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Key Local Races Start to Take Shape
web posted November 2, 2012
COUNTY – A reader poll of three important
local elections has shown some surprising results this week. Some were
expected, others were not. The races being polled were County Council
Districts 1 and 4 as well as School Board District 3. All results are
unscientific although readers were only allowed one vote per IP
address, removing spouses and other voting age readers to vote in the
poll if using the same home computer.
In County Council District 4, this places incumbent Willie Bright as a
petition candidate rather than Democrat, against fellow Democrat turned
petition candidate Betty Butler and Write-in candidate Helen Garvin in
a three way race.
With votes tallied Thursday night, Helen Garvin was leading with 56% of
the vote followed by Betty Butler with 29%. Incumbent Willie Bright
picked up 15% of likely voters. Although we believe this poll is skewed
by respondents, the spilt in Democrat voters between Bright and Butler
gives Garvin at least a 5 point margin of winning the seat.
In County Council District 1 there is another three-way race. 20 Year
incumbent Norman Dorn (D) is facing off against independent William
"Bill" Smith" and write-in candidate George Prescott. With over 200
votes cast in the poll, Smith leads with 80% against 13% for Dorn and
7% for Prescott.
We expect that race to be a lot closer than the poll shows. When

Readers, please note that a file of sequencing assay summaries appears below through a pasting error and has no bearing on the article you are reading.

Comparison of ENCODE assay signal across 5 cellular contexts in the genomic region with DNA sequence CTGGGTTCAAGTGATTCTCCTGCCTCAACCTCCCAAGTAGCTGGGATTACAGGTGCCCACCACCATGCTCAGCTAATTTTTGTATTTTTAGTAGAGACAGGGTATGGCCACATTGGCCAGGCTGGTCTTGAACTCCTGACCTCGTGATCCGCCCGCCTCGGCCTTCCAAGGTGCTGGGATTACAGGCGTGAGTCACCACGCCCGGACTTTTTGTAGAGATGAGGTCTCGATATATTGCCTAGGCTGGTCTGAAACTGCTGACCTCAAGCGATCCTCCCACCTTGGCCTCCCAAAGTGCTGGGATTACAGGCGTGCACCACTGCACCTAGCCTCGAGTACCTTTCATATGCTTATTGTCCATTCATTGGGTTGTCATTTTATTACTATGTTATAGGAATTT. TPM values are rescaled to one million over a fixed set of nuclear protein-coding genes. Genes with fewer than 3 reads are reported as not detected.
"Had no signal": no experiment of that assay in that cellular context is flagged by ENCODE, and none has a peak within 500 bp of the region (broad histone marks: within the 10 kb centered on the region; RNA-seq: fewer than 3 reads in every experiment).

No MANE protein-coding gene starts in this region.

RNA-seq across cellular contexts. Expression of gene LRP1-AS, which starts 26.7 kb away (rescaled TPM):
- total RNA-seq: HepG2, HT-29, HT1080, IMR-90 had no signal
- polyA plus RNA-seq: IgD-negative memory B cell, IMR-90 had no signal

breaking down the numbers, we believe Smith has a lead of 3 points by
one measure and a 10 point lead in the second measure. Absentee voting
will play a key role in this race.
The last poll conducted was between sitting School Board member James
Bibbs and Monica Mims. With nearly 100 votes cast, Mims comes out on
top 78% to 22% for Bibbs.
We believe that this race will be closer as well, though all
indications show Mims with a commanding lead comprised of voters across
These races are unique as the 2012 election process was marred by
candidates being kicked off the ballot and having to file as petition
candidates as non-partisan after a South Carolina Supreme Court ruling
on filing documents submitted to run for office.
In a review of voting trends in the county over the past three
presidential elections, well over 50% of Democrats voted a straight
ticket. If that trend is balanced at 50% this year, half of all
Democrat voters will not be voting in two of the three above mentioned
races. That gives Republicans and Independents a huge advantage at the
polls in this year's elections.
Absentee voting has seen an increase this year with well over 2,000
ballots being requested and others voting absentee at the voter
registration office. Since South Carolina does not require a voter to
register by party, trying to decipher what party affiliation voters
identify is impossible.
As always, Edgefield Daily will have a live feed on voter results on
Election night Tuesday and will be the first media outlet to project
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